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20 Years of Blogging

On June 4, 2002 I started a blog with a post that simply said:

Oy… I started this just for fun.. I prolly wont continue to use it, and there is no way for me to delete my account, hmm… %)

In retrospect, this is pretty hilarious. I’ve now had a blog for over 20 years. Above, I linked to a post that’s currently self-hosted on a WordPress instance, but at the time the “account” I mentioned was on an old blogging site called Xanga. It was popular at the time and a couple people I knew had started doing this “blogging” thing over there so I decided to check it out.

I eventually moved to LiveJournal as community momentum shifted, and I brought all my Xanga posts over. A couple years later I started self-hosting with a WordPress instance and I once again moved everything over. When I did that migration, I considered doing some editing of posts, since looking back at those old posts is pretty embarrassing. I was young (20), very bored, and my writing was very bad. The early posts had the rawness of a stream-of-consciousness rather than anything carefully written. I never expected it to last, and I certainly never expected to eventually become a published author!

I am also dyslexic, and had a lot of support when I was really young to learn to read. Writing was a tremendous challenge throughout middle school, and only slightly improved in high school. When I was starting my blog, I still had a long way to go, but I just sat down and wrote every day. It was silly, self-involved, and random, but I got it down, and ultimately I kept it up. My blog posts today are much more polished and thoughtful. Seeing this all laid bare it’s a reminder to me that we aren’t born knowing how to write, it takes practice, which is what I happened to spend years doing aimlessly.

People often ask me how I got into writing. I wouldn’t recommend the aimless route I took. If your goal is actually becoming a writer, it probably makes sense to go down one of the paths of using writing prompts and doing more than just pouring “what I did today” notes into a public blog. Still, it did work for me, even if it took a long time.

As to why I did it, I think it was the same reason we use short-form social media today. It was a way to keep in touch with people, save moments of my daily life, and be part of a community beyond my desk. As the LiveJournal grew in popularity there was a community like you see on social media today, you became friends of friends after seeing their comments or link to each other’s posts, and other friends from other spaces of the web would make their own blogs that would show up on your Friends list.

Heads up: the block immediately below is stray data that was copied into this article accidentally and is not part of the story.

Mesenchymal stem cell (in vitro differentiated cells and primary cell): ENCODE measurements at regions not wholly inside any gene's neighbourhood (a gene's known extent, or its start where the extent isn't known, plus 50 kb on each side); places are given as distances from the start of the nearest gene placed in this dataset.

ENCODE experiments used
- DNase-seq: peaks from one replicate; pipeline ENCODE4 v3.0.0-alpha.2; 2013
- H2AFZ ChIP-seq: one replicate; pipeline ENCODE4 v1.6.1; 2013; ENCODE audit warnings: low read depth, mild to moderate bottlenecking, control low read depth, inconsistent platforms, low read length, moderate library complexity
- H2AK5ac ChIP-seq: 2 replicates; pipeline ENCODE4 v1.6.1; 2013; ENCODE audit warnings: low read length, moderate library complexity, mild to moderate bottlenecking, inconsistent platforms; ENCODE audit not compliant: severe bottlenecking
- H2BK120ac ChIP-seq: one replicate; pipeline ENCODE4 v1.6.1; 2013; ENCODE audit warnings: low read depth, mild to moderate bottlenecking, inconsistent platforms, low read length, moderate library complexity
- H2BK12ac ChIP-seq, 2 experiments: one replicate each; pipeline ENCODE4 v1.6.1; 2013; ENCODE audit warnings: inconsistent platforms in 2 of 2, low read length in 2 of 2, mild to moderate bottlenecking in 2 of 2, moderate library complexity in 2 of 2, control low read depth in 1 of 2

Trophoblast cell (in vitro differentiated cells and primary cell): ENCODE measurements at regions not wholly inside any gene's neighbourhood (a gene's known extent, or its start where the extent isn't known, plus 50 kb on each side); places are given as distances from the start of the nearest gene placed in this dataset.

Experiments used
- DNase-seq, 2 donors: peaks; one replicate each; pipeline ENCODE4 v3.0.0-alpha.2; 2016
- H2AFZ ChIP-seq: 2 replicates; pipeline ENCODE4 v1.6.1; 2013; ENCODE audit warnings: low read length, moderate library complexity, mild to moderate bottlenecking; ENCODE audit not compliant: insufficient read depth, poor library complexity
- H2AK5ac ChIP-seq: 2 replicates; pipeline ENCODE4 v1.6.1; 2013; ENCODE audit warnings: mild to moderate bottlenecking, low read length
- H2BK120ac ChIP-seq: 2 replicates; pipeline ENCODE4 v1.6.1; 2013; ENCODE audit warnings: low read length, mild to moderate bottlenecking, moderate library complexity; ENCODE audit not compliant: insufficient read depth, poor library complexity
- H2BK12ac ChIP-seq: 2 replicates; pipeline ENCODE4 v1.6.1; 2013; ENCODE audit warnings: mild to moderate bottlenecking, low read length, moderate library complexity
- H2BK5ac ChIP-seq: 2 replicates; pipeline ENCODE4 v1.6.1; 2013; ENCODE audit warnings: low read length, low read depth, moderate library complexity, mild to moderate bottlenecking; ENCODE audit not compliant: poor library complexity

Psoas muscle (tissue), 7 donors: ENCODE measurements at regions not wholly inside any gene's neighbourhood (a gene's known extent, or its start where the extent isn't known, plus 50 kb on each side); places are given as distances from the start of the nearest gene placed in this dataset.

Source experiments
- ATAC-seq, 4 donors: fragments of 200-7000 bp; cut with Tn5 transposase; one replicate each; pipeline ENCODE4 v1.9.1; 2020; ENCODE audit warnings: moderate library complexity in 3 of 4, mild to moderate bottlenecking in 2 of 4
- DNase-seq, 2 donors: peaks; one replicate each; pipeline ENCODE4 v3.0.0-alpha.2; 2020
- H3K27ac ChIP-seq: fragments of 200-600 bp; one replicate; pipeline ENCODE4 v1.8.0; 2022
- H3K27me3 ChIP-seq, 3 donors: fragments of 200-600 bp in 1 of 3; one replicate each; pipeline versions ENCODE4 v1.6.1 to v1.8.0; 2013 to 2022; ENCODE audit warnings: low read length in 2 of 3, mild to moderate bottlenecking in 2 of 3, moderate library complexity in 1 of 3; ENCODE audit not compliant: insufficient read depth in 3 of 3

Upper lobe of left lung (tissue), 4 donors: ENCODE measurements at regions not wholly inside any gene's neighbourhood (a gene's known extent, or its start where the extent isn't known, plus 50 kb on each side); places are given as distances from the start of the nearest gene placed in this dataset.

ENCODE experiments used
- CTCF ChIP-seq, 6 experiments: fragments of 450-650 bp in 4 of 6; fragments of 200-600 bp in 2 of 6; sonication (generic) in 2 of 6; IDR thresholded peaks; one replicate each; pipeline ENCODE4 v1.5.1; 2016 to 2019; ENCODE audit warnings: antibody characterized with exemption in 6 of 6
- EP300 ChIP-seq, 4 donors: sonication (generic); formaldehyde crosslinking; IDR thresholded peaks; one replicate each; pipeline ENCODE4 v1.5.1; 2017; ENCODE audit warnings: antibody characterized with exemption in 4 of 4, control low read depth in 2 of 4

By the time most people had moved on from blogging and over to mediums like Facebook and Twitter, I had started to see the value in blogging for myself as a reference and sort of autobiography. What year did we take that trip? When did I last visit that festival? Who was the intro act to that show we went to? All these questions are quickly answered by my blog! I’m reminded of this every time I fall behind on posting or am building up the momentum (and often skipping sleep) to write about something. I also know the value in owning your own words and thoughts, if I was serving up that stream of thoughts and moments to a company hosting it at no cost, with no guarantee of preservation, I’d be deeply concerned about control and posterity. I think a lot of people are going to be disappointed with what they’ve lost as the cracks start to form in our digital footprints.

A great story shouldn’t end here, but I don’t have anything revolutionary to say about this milestone of 20 years. I don’t think I’ll be making any real changes to what I do today. I don’t publish as much as I used to, but that’s really just an artifact of how much my life has changed, I simply don’t have as much time as I used to. I also found that my blog has trended to be much more positive and less raw and critical. As I’ve matured I’ve realized that I’m no longer just throwing my words into a black hole. Every time I throw a thought out that’s critical of something someone else has made, that has the potential to land with a real person, and I don’t want my thoughtless, throw-away comments to hurt someone. The positive nature of my blog today is related to this, but also a result of my struggle to write at all when I’m not in a very good mood, so I don’t. I do sometimes worry that both these things make my blog less genuine than it used to be, and that may be true, but I think I’m OK with that. I still think I’m more honest here than most people are in public, and this blog was never meant to be a private journal that I kept locked in my bedside table.